Sarah: I have three pieces of advice for new writers. First and most importantly is to make sure that everything you write aligns with your faith. Secondly, don’t write what you think other people want to read, read the kind of books you like. Third, read all the time and of many genres.

My favorite book? Can I say all of them? No? Okay, if I had to pick a favorite out of all of them it would either be A Different Kind of Courage because I love that time in history or The Destiny of a Galaxy because there is so much of my own emotions in that book.

Esther: I love A Different Kind of Courage, too—it’s really good! Thanks for sharing with us today, Sarah! Where can people find you and your books? Any closing thoughts?

Sarah: The easiest place to find my books is Amazon. But you can also find them on audiobooks on Audible and iTunes and paperbacks on Createspace.

In closing, I would just like to say that whatever God has called you to do, do it to His glory. Don’t look to the world or anyone else for your standards our validation, look to the One who made you.

About the Author:

111 Author - closer.JPGSarah Holman is a not so typical mid-twenties girl: A homeschool graduate, sister to six awesome siblings, and author of many published books and short stories. If there is anything adventuresome about her life, it is because she serves a God with a destiny bigger than anything she could have imagined.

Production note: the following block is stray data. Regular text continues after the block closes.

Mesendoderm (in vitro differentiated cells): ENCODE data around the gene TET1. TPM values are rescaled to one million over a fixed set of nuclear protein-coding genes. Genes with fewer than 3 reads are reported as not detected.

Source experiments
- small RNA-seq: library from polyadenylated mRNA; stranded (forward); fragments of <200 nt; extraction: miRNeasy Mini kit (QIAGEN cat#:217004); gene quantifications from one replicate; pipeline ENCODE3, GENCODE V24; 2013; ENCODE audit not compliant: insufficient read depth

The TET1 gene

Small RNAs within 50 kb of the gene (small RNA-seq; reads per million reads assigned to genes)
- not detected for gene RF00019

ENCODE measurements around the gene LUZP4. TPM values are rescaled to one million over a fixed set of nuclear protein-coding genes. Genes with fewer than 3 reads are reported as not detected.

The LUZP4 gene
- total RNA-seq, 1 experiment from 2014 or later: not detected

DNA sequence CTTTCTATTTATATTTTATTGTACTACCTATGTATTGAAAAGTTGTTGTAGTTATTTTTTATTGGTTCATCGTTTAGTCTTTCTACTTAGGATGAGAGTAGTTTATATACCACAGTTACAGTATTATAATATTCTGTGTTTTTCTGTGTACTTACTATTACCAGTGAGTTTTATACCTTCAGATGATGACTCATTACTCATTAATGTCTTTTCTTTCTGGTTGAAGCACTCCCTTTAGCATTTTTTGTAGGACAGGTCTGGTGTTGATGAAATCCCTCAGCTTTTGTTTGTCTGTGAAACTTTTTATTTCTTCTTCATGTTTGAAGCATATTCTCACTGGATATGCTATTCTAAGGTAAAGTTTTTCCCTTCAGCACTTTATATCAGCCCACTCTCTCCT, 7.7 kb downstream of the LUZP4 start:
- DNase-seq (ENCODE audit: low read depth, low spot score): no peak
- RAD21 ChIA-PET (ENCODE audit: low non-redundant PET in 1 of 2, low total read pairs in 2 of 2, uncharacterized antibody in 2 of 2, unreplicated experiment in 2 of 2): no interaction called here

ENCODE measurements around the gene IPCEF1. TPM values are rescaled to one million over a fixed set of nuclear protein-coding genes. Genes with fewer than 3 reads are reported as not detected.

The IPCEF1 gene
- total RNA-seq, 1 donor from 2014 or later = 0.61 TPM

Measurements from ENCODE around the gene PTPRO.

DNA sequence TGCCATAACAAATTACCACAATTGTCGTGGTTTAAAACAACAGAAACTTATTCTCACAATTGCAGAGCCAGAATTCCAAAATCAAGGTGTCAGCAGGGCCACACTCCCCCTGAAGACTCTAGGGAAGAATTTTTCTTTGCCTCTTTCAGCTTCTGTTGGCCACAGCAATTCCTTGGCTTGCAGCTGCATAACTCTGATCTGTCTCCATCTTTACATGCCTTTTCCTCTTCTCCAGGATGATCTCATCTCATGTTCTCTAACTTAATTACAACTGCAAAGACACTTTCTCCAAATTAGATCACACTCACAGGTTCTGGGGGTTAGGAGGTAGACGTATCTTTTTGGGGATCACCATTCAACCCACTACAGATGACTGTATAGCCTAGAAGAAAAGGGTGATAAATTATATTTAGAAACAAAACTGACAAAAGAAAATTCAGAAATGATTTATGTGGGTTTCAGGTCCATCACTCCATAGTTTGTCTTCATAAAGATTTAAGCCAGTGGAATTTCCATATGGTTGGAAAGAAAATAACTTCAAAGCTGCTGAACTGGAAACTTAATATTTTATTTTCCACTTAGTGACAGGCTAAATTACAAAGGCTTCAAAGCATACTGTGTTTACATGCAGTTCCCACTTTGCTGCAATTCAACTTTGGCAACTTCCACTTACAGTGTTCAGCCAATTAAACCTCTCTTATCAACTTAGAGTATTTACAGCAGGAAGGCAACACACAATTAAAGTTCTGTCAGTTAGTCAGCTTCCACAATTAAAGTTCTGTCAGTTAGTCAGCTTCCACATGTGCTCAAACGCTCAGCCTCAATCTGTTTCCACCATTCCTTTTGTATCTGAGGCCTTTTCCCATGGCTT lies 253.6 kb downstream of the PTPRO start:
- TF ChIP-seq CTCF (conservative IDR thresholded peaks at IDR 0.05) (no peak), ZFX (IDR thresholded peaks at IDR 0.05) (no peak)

You can find her at her website: www.thedestinyofone.com

Follow the Tour:

November 15
Faith Blum
Lakeside Publication
Claire Banschbach

November 16
Ordinary Girl, Extraordinary Father

November 17
Learning Resource Directory
Into the Bookcase

November 19
Gods Peculiar Treasure
A Pinch of Faith

And that’s it for this girl tonight. My tea has run dry now, anyway. Have a great weekend, everyone, and stay tuned—I have a post written to tell about the recent earthquake we had and aftermath, and hope to share that in another day or two. Just as soon as I can remember to sit down to upload pictures—providing our internet stays on, of course. It’s been acting up a little since the earthquakes.

Faithful in the Middle of the Storm (a Farewell)

There are some things in life you could never see coming. Some things that you know could—will—come eventually, but ones you never expect until you’re much older. Wiser. More able to cope, or at least accept. But death is no respecter of persons, whether old or young. I just never thought it would come so soon.

Wednesday, October 5, 2016. 1:00 pm.

The date and time are stamped in my memory forever. That was when we found out that my oldest brother—only sixteen months younger than me—was dead. And more than that, that he appeared to have taken his own life.

Snippets of the day remain, pieces of memory that typify the day our family was turned upside down.

Mountains

Seeing a friend who works as a volunteer on the ambulance trying to get onto the radio, hearing the chatter of who knows how many other ambulance personnel (none of it as serious as our case) from all over this side of the island, trying to break through with the message—“Patient status zero. Call off all other responders.”